https://i0.wp.com/reduceflooding.com/wp-content/uploads/2020/08/Screen-Shot-2020-08-19-at-10.30.14-PM.png?fit=1422%2C1080&ssl=110801422adminadmin2020-08-19 23:17:552020-08-19 23:39:41Two More Websites That Help You Understand Drainage and Flood Risk
Clarification: General plans, as described below, are primarily about street layouts. However, many people have been trying to raise awareness at the Planning Commission that street patterns are affected to a significant degree by the volume and and layout of drainage and detention features. And, of course with Atlas 14 that is more true than ever. Danny Signorelli, CEO of the Signorelli Companies, took issue with this post. I offered him an opportunity to print a rebuttal verbatim. He refused the offer.
According to residents in other parts of the Commons, Signorelli tried to develop this property before and reportedly wanted to add 4-6 feet of fill to the floodplain. It’s not yet clear what they have in mind for this iteration of the project. However, comparing the general plan to FEMA’s National Flood Hazard Layer Viewer shows that parts of the development are still in the flood plain. (See below.)
No Detention Ponds Shown on Plans
The general plan filed with the planning commission also shows that the developer shows no plans for detention ponds on the property. A best practice to reduce flooding is to “retain your rain.”
Here are satellite and close-up views of where the new subdivision would be relative to the the surrounding area and existing parts of the development.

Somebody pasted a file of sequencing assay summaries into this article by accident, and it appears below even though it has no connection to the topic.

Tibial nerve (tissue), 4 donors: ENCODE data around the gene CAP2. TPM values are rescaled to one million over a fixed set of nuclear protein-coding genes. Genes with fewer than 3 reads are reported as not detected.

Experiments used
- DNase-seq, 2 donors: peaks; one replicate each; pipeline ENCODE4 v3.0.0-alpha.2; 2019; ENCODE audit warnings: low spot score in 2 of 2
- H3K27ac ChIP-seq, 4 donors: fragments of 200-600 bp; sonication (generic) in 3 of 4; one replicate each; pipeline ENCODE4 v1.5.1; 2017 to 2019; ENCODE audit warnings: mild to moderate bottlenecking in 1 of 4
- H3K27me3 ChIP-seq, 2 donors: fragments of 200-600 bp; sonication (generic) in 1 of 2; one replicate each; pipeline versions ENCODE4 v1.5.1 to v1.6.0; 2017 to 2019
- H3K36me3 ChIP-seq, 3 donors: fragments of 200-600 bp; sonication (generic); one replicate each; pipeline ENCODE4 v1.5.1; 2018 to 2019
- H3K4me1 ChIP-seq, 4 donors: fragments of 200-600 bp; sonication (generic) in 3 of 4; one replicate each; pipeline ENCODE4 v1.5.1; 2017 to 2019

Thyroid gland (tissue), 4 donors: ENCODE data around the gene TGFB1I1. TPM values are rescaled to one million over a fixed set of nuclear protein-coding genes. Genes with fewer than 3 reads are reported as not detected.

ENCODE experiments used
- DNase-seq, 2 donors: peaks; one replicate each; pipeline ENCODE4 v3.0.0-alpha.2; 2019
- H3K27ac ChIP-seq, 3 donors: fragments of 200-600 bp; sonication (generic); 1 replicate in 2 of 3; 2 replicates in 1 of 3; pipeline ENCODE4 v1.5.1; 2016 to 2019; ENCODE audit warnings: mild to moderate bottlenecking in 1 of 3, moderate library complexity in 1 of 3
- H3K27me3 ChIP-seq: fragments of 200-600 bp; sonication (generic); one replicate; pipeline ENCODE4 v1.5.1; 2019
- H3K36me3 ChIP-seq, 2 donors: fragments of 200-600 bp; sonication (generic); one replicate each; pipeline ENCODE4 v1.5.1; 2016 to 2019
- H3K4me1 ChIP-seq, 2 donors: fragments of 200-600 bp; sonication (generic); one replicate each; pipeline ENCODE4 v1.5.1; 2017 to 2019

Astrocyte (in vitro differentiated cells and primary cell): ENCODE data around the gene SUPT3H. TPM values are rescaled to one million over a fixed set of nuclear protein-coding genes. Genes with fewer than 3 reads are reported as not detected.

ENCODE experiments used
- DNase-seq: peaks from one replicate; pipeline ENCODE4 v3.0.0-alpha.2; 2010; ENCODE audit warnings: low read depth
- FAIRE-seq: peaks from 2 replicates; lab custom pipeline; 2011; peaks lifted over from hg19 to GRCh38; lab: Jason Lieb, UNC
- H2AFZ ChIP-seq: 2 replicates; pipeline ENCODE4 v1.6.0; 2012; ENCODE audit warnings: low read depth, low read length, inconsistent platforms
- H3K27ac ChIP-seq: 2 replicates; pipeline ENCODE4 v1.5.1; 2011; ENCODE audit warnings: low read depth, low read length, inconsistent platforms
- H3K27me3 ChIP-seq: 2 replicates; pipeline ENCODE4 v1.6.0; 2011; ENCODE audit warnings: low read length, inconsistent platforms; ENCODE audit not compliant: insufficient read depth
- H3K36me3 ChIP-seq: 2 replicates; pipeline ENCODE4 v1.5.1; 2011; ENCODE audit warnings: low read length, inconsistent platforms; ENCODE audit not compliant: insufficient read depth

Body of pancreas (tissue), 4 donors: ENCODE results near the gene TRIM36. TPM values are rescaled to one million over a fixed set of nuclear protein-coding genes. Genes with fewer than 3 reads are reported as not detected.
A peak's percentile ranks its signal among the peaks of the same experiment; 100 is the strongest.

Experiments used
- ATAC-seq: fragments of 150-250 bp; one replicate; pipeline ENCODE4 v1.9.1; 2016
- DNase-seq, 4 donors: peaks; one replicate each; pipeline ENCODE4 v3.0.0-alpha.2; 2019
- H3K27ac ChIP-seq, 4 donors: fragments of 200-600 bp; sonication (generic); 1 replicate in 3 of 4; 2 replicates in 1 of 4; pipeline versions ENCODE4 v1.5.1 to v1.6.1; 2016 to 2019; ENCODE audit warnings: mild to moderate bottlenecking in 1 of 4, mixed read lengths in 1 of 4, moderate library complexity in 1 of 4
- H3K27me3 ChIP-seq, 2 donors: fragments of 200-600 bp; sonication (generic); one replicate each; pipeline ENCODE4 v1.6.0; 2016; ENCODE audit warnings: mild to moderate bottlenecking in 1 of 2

Parts of the proposed development will be in the floodplain. And those floodplains will soon expand to include even more homes. See the two dotted lines below.
Ironically, just last night, the City of Houston and its partners (Harris County Flood Control, Montgomery County and the SJRA) presented a draft of the findings of the San Jacinto River Master Drainage Plan. In it, they recommended avoiding flood plain development to keep people out of harm’s way. See slide below from their presentation.
The presenter also discussed how the floodplains were expanding due to revisions of flood maps based on new hydraulic and hydrologic modeling not yet been shared with FEMA.
The 100-year flood plain in many areas will like expand well into the 500. And the 500-year flood plain will likely expand into areas previously not shown in ANY floodplain.
San Jacinto River Master Drainage Plan Draft Report 8/13/2020
Thus, the number of homes affected by floods could greatly expand beyond the number shown above.